Here are the stories our D.C. insiders are talking about in this week's "Inside Politics" forecast, where you get a glimpse of tomorrow's headlines today.
1. Rand Paul's curious travel plans
Year of the Women
2018 Midterm elections
Political Figures - US
Continents and regions
Northwestern United States
Midwestern United States
US political parties
US Republican Party
Elections and campaigns
Government and public administration
Government bodies and offices
Russia meddling investigation
US federal government
Kentucky Sen. Rand Paul's planned visit to Russia could hardly come a time when US-Russia relations were under closer scrutiny.
Paul says the upcoming trip is aimed at supporting what he sees as President Donald Trump's diplomatic outreach to Vladimir Putin. But it comes on the heels of a stark warning by US intelligence chiefs over Russia's ongoing efforts to interfere in American elections -- and amid continued fallout from Trump's controversial summit with Russian President Vladimir Putin.
"He has kind of appointed himself a one-man wrecking ball to defend the President against his critics in Congress," said the Washington Post's Karoun Demirjian. "So this is going to be another episode in this unfolding narrative of the U.S.-Russia relationship, but it's one that could serve to reinforce the President's opinions of his own job performance in this regard, at a time when most other people in the country are really, really critical of it."
2. The 2018 female factor
As election watchers track whether or not 2018 will turn out to be another so-called "Year of the Women," Tuesday night's elections could prove to be an intriguing bellwether.
In Washington state, four seats are up for grabs, including two held by female incumbents. Among the challengers? Four more women.
"So we could see women running against women as they battle for the votes of -- you guessed it -- suburban women," said CNN's Nia-Malika Henderson.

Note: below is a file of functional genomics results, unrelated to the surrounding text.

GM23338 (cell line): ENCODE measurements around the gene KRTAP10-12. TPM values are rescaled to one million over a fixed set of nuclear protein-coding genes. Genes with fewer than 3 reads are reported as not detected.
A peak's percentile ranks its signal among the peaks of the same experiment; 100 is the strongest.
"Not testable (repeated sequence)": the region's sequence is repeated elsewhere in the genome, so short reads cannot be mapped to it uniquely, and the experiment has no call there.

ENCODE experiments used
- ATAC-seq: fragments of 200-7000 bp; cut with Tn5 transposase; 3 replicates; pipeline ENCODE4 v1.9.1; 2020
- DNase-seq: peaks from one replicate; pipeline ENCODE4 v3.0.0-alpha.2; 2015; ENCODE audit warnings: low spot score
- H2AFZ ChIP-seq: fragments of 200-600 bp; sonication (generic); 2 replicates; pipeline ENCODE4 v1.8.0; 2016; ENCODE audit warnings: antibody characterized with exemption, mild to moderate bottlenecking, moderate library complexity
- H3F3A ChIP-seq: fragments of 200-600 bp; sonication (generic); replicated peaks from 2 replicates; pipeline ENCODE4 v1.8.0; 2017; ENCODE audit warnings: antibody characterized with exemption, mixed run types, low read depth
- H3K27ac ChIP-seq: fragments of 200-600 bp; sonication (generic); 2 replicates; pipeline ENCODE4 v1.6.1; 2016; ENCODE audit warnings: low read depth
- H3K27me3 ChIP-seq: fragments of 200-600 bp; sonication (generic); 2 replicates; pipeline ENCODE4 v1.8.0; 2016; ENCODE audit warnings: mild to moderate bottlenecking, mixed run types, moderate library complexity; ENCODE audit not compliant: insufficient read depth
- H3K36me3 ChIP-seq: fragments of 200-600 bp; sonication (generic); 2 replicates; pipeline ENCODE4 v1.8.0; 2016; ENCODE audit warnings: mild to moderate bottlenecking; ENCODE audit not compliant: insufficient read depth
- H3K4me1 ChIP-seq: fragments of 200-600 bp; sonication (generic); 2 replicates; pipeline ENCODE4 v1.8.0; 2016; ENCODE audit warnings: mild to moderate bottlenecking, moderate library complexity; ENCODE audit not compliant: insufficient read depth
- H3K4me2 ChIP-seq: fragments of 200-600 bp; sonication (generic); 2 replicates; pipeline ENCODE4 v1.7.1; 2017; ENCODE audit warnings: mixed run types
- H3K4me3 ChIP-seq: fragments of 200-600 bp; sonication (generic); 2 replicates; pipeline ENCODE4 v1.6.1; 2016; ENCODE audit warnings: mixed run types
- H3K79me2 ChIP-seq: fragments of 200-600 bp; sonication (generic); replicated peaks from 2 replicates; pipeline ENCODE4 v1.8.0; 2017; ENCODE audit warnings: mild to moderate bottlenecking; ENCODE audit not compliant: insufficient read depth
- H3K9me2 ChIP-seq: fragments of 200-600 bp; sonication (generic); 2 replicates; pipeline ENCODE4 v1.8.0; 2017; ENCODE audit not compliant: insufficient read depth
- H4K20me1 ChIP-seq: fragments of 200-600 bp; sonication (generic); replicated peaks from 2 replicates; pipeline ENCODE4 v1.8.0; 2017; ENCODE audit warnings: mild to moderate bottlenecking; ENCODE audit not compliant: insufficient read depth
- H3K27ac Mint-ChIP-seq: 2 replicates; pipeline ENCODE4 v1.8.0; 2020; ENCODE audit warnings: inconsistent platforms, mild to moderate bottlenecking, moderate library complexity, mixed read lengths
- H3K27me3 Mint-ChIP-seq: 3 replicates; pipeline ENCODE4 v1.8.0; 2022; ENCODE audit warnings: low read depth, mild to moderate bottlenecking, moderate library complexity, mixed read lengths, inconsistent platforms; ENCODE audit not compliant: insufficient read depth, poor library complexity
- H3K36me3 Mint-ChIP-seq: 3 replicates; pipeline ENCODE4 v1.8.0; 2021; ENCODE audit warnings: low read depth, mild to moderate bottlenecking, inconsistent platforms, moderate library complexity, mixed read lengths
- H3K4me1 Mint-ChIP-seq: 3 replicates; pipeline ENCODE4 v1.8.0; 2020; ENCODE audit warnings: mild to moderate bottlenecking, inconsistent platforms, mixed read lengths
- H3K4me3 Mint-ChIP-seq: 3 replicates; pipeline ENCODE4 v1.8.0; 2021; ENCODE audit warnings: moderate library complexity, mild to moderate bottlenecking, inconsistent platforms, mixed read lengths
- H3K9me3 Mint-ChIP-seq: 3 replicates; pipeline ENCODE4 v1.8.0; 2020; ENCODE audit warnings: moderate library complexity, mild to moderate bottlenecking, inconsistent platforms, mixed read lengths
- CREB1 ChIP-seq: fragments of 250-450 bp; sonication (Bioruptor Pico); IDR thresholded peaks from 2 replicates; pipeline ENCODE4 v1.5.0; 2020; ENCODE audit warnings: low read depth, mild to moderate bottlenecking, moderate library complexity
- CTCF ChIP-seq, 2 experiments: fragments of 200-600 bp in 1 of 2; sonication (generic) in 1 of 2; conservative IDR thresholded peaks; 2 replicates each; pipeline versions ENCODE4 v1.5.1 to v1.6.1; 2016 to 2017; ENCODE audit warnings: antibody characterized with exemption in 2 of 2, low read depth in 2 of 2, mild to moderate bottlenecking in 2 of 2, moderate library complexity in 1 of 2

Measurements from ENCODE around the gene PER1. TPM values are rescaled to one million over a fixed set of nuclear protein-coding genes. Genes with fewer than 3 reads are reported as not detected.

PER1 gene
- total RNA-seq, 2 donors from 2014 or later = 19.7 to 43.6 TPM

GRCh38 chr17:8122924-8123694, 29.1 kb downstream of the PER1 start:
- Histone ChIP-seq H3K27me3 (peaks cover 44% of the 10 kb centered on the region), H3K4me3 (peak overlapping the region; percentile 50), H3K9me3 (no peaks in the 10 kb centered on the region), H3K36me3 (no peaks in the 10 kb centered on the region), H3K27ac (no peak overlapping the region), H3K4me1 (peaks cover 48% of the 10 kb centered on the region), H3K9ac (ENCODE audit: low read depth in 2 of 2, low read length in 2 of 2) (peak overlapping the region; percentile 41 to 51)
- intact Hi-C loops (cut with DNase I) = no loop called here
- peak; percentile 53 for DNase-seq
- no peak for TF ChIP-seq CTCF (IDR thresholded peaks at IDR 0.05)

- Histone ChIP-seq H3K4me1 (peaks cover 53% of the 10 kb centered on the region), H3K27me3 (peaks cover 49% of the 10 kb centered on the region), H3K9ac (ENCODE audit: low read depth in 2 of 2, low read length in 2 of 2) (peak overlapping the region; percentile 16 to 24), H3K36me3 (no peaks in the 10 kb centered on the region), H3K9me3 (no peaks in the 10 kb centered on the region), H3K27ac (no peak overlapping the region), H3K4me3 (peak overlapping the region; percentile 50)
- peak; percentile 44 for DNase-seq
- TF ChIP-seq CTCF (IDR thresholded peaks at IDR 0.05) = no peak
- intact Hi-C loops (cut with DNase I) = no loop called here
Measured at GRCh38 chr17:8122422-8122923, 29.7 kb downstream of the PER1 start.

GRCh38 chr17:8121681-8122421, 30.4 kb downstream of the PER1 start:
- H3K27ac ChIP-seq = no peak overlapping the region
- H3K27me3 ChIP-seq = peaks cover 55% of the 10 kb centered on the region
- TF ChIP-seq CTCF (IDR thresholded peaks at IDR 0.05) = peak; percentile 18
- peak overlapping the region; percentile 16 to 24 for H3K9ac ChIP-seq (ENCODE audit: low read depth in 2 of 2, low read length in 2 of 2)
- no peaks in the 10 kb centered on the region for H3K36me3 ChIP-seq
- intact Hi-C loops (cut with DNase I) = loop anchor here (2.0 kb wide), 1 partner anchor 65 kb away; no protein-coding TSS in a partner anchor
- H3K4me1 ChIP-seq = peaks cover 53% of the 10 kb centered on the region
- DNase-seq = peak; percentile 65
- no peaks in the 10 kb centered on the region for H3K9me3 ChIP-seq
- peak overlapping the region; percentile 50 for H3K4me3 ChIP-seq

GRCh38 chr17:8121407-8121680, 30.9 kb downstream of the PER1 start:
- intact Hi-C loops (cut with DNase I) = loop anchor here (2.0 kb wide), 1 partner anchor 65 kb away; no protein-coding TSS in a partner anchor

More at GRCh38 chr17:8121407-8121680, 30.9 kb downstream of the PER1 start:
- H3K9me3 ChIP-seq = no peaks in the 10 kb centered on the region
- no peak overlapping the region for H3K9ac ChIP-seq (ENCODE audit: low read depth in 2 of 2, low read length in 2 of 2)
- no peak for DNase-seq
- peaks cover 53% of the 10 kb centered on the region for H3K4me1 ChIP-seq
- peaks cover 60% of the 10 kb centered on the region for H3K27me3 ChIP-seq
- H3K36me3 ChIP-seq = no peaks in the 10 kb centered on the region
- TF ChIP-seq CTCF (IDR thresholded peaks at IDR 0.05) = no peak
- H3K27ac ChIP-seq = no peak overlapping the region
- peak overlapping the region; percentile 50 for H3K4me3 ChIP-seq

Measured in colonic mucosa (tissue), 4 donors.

Another state to watch is Michigan, where two women are among the frontrunners to replace former Rep. John Conyers, who stepped down last year following several allegations of sexual harassment.
3. GOP's Kansas concerns
Republicans are watching the upcoming GOP governor's primary in Kansas with some trepidation.
As the New York Times' Jonathan Martin reports, party leaders are concerned that the state's Secretary of State Kris Kobach, a conservative firebrand and prominent backer of Trump, could come away with the party's nomination. Kobach's controversial views on immigration and voter fraud could potentially provide Democrats with an opening to win back the governor's mansion for the first time since 2010.
"They think that Kobach could actually still be beatable on Tuesday, but they're worried that Trump's itchy Twitter finger could play a role during the course of his long unsupervised golf weekend in New Jersey," says Martin. "And there's some thought that if he does do that tweet, that puts Kobach over the top, and it's going to have to make them spend a lot of money in Kansas this year, in an otherwise red state."
4. Trump's muted Obama criticism
Trump has gone uncharacteristically quiet when it comes to former President Barack Obama.
Once unsparing in his criticism, Trump now barely mentions the 44th president at his campaign rallies, even as he doesn't hold back when targeting others.
The reason? Trump's advisers tell CNN's Jeff Zeleny they want the President to avoid alienating the swing voters that won him the 2016 election -- and who could play a crucial role in the upcoming midterm elections.
"Obama-Trump voters are some of the most important political commodities, if you will, the people who voted for Barack Obama in '08 and '12 and Donald Trump in '16," says Zeleny. "So it's not that President Trump is thrilled with the Obama administration."
Only time will tell if that restraint holds up as the former president gets more actively involved in campaigning this fall.
5. A split within the Trump family?
Ivanka Trump made headlines after a rare public disagreement with her father over family separations and the media.
Speaking at an event hosted by Axios, she distanced herself from the President's criticism of the press and called family separations at the border "a low point" for her in her tenure in the White House.
While President Trump later tried to downplay any disagreement between them, Ivanka was hit with criticism that her family separation comments didn't go far enough.
"It really underscored the compromises and the challenges of the role that she has tried to carve out for herself in this White House," says the AP's Catherine Lucey. "And that dynamic and that problem for her is not going to go away as we see her move forward and continue to try and push a policy agenda."
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